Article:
“On my honor as a Priest of Auri-El, your brother’s soul does not dwell in Coldharbour. He sacrificed his life to spare my own, not wanting to let that demon corrupt him. With his great sword, I then made my way down to the altar and destroyed it; severing its connection between Mundus and Bal’s realm.” He brought his hand down, and wearily stared into the fire. “He bade me… Tyranus, his final words… he bade me bring his body to his siblings in the Pale. And… he bade me take on his mantle and wear his armor. It was his wish, and I am honor-bound to fulfill it. For oaths in my Order are taken seriously.” The Elf then let out a great sigh and his shoulders stooped. “Molag Bal’s revenge for my defiance was swift. I truly believe that I am the cause of the destruction of the Hall. It took all that I had in me to reach you, for I thought that Bal would strike you down as well.” He shook his head, feeling the grief again. “I am so terribly sorry to have brought this upon you, my brothers and sisters.”


    “No, Äelberon.” Theodard’s voice was firm, “Never apologize for ‘Walking the Light’. You did Stendarr’s work that day, and the God smiles upon you.” He knelt next to Äelberon. “Now, please, rest. You did not even let me finish healing you and I can hear your body scream for it. Lie down, please.”


    The Breton took the tankard from the Altmer and pushed him gently back onto the bed roll, covering him with a blanket, while Tavia helped him remove his helmet. Äelberon did not protest this time, his message was delivered and his lids were indeed very heavy. Tavia being a good little sister and stroking his brow was helping too. He would sleep as the dead do today. Brother Theodard continued to speak, laying his now-glowing hand on Äelberon’s chest, watching the Elf slowly drift off. “We will bury Tyranus later today, and we will sanctify the armor at the shrine. For I truly believe you are worthy to wear it and honor our fallen brother.”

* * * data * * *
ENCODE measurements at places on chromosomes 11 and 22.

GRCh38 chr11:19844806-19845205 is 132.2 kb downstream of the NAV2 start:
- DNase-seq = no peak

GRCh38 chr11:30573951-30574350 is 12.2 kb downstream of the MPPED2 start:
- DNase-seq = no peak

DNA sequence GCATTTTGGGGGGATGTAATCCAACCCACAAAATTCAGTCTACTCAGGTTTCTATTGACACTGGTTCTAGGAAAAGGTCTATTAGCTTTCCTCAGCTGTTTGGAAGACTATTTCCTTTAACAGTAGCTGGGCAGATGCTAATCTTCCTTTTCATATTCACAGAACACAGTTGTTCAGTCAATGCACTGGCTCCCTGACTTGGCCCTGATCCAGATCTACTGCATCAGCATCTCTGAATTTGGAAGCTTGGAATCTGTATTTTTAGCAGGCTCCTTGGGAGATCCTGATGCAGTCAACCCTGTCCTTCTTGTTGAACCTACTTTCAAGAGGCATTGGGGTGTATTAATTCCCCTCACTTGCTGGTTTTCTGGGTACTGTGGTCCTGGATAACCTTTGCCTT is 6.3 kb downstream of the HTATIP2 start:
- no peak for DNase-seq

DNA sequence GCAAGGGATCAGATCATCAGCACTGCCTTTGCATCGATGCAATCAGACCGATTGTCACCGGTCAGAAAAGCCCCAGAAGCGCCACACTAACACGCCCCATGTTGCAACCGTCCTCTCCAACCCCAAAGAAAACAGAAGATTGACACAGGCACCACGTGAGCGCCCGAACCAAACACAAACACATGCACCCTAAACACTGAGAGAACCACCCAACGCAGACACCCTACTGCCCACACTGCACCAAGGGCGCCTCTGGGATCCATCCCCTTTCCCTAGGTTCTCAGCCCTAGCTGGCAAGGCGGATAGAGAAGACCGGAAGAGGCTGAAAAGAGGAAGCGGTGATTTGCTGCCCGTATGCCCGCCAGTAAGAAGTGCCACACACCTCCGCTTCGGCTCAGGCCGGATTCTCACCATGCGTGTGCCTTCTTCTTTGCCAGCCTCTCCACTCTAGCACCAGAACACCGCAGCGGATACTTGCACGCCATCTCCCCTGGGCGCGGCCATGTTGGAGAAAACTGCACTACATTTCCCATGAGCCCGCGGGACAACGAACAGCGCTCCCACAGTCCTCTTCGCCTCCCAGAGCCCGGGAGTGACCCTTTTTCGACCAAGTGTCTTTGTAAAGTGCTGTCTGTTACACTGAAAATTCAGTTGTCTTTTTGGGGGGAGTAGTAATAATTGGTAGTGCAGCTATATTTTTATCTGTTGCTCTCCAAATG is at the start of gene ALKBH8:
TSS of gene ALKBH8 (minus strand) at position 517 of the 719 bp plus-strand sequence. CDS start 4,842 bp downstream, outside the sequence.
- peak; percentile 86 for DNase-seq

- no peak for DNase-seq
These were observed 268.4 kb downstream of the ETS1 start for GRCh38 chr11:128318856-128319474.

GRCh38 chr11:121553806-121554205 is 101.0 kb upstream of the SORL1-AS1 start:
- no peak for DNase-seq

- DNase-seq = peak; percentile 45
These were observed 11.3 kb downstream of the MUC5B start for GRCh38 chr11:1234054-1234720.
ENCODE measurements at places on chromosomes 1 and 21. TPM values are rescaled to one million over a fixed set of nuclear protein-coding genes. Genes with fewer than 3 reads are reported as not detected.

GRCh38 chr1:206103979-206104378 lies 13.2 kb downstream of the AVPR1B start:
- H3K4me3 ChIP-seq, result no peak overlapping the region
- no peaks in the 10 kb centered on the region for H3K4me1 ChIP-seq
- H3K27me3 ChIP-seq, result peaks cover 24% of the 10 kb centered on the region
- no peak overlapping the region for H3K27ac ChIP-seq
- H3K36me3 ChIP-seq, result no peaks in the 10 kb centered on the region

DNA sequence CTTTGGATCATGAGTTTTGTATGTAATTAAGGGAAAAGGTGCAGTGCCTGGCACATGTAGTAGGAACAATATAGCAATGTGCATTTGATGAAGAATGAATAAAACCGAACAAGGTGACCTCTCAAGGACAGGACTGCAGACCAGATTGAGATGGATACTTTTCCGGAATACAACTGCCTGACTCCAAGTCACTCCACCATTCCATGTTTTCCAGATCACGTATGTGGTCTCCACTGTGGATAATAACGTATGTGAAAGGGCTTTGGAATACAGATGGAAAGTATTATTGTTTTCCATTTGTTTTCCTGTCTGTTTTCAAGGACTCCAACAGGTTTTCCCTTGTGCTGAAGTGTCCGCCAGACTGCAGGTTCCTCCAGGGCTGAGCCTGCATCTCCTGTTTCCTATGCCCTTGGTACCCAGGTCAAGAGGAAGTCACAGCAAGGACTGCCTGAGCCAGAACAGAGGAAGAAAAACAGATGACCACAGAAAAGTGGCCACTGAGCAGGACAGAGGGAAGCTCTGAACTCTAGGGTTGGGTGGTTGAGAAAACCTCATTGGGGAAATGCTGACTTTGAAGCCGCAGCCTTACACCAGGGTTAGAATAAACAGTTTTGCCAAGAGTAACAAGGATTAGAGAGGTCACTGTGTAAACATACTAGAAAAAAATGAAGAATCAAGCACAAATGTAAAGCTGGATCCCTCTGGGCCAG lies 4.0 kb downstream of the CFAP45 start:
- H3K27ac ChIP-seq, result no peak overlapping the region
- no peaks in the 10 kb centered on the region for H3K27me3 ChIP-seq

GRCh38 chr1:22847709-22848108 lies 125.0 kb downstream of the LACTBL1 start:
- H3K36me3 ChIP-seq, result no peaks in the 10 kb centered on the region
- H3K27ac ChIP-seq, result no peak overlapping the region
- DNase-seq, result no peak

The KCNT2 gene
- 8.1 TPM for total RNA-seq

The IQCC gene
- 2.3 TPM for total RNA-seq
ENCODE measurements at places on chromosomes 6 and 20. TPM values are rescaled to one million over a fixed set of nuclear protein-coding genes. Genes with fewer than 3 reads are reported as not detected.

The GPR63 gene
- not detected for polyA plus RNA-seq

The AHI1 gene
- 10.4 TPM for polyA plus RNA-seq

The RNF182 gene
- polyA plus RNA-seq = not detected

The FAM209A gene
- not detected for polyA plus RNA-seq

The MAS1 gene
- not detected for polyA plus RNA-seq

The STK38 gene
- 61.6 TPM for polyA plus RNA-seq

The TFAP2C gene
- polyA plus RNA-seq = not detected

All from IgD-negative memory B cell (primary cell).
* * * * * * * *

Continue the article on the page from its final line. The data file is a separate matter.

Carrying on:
“If it indeed be His will...” Äelberon murmured as sleep finally grabbed hold of his body.



    3rd of Morning Star, 4E 202


    Äelberon opened the door to Jorrvaskr and walked in, Koor quickly overtaking him to seek out his mistress. He gently set Tyranus’ sanctified armor down near the door, and slowly walked to his place. His Shield-Siblings were at their evening meal. It never failed, Äelberon always seemed to arrive at the evening meal. He sat without word, removed his helmet at the table, set it down upon the floor, braced his left arm upon the arm of the chair, and rested his head upon his hand, rubbing his still bruised temple, his red-orange eyes catching the light of the hearth; they were distant and sad. Aela was always first and he knew her line well by now.


    “Good Hunting, Shield-Brother?” She asked softly and he bent his head and closed his eyes.


    The Old Man could see the grief welling in him.